CDC looks to be a much better complementary holding to DGRO, as it underweights Electric Utilities and Multi-Utilities by a combined 22.88%. These additions will improve your portfolio's yield but won't do much from a dividend growth perspective. It may be easier to add XLU, as I previously suggested. Remarkably, there aren't many dividend growth opportunities in CDC, so if that's your focus, I wouldn't bother paying the higher 0.35% expense ratio.
DGRO is a solid dividend ETF that should continue delivering double-digit annual dividend growth for the foreseeable future. Nearly all constituents are highly profitable, have enough anticipated sales and earnings growth to support future dividend increases, and aren't limited by high dividend payout ratios. Combined with a low 0.08% expense ratio, it makes sense why this ETF has amassed nearly $10 billion in assets under management.
Current shareholders understand DGRO sacrifices yield for growth but, given the downward trend in quarterly distributions, are no doubt disappointed. To those shareholders, I believe you'll see a higher quarterly payment next week, as its constituents are priced to deliver payment of approximately $0.30 per share. Several factors can influence an ETF's distributions, but my analysis shows that the forward yield looks close to 2.40%.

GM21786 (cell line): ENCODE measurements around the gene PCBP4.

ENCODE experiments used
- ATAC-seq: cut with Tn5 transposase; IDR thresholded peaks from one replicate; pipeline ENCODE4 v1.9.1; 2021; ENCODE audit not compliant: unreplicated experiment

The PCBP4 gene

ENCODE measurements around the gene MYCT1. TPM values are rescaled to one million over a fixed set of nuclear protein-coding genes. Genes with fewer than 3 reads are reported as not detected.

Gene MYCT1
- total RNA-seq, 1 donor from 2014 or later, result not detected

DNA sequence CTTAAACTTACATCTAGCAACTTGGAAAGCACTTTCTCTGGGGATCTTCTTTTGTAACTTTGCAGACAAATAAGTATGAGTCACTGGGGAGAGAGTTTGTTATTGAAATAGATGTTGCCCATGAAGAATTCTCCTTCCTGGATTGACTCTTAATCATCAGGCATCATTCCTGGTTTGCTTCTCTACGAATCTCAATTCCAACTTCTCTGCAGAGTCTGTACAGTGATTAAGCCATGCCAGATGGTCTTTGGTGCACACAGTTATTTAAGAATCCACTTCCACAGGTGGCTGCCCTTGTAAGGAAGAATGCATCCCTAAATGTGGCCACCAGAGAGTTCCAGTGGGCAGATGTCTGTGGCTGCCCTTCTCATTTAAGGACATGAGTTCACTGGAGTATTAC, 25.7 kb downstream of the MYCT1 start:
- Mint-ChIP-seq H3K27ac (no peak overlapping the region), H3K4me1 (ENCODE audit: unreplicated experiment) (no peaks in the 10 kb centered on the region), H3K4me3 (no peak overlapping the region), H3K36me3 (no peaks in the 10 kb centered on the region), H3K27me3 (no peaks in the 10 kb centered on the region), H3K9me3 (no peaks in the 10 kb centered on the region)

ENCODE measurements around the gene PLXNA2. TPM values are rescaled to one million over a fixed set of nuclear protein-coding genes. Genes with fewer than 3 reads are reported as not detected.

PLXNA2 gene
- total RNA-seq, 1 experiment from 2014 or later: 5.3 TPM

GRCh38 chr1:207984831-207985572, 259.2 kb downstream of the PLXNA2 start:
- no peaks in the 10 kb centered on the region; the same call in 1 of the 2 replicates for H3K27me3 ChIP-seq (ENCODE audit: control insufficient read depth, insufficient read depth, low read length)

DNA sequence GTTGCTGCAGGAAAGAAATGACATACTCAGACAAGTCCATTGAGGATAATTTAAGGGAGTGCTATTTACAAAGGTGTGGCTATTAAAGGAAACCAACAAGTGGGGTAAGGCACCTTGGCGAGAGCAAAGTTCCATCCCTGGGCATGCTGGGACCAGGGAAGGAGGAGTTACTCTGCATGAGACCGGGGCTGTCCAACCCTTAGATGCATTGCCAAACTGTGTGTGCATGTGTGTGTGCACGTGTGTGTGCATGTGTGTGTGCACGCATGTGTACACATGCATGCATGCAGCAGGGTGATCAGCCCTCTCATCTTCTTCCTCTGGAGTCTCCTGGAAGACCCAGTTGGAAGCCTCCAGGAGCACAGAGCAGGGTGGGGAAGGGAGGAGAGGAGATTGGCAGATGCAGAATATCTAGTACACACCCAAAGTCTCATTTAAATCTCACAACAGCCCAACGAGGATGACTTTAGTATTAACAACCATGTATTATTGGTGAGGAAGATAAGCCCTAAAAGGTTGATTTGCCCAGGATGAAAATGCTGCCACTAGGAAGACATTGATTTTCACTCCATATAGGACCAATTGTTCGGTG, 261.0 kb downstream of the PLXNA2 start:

In conclusion, I don't think DGRO is your best option today, as SCHD and CDC look to have better fundamentals. However, that doesn't mean you should sell DGRO if you already own it. Deploying capital to underweighted sectors using low-cost ETFs is the easiest route. Or, if you're looking to improve your portfolio's dividend yield and growth features efficiently, I hope you can use the information in this article's final table to find a suitable addition. Thank you for reading, and I look forward to reading your comments below.
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This article was written by
I'm a data-driven ETF analyst who likes to do deep dives into how funds are constructed and what factors are likely to make them winners or losers. I have a database of over 700 ETFs that I follow, so I'm able to show readers the best- and worst-performing funds in each category with each one I review. My preference is for stocks to have strong cash-generating and debt management qualities. I welcome all questions, comments, and suggestions for improvement, and I enjoy my time engaging with the Seeking Alpha community.
I hold a Bachelors degree in Commerce with a major in Accounting and hold a Certificate in Advanced Investment Advice from the Canadian Securities Institute. I have also completed the Portfolio Management Techniques course, fulfilling the educational requirements for a Chartered Investment Manager (CIM) designation. I have passed CFA Level 1, and I am currently studying to become licensed to advise on options and derivatives in Canada. This past November, I became a contributor for the new Hoya Capital Income Builder Marketplace Service, and enjoy working with and sharing ideas with some of the best researchers on Seeking Alpha. Sign up for a free trial today! Hoya Capital Income Builder.
Disclosure: I/we have a beneficial long position in the shares of SPY, SCHD, CDC, MSFT, KO either through stock ownership, options, or other derivatives. I wrote this article myself, and it expresses my own opinions. I am not receiving compensation for it (other than from Seeking Alpha). I have no business relationship with any company whose stock is mentioned in this article.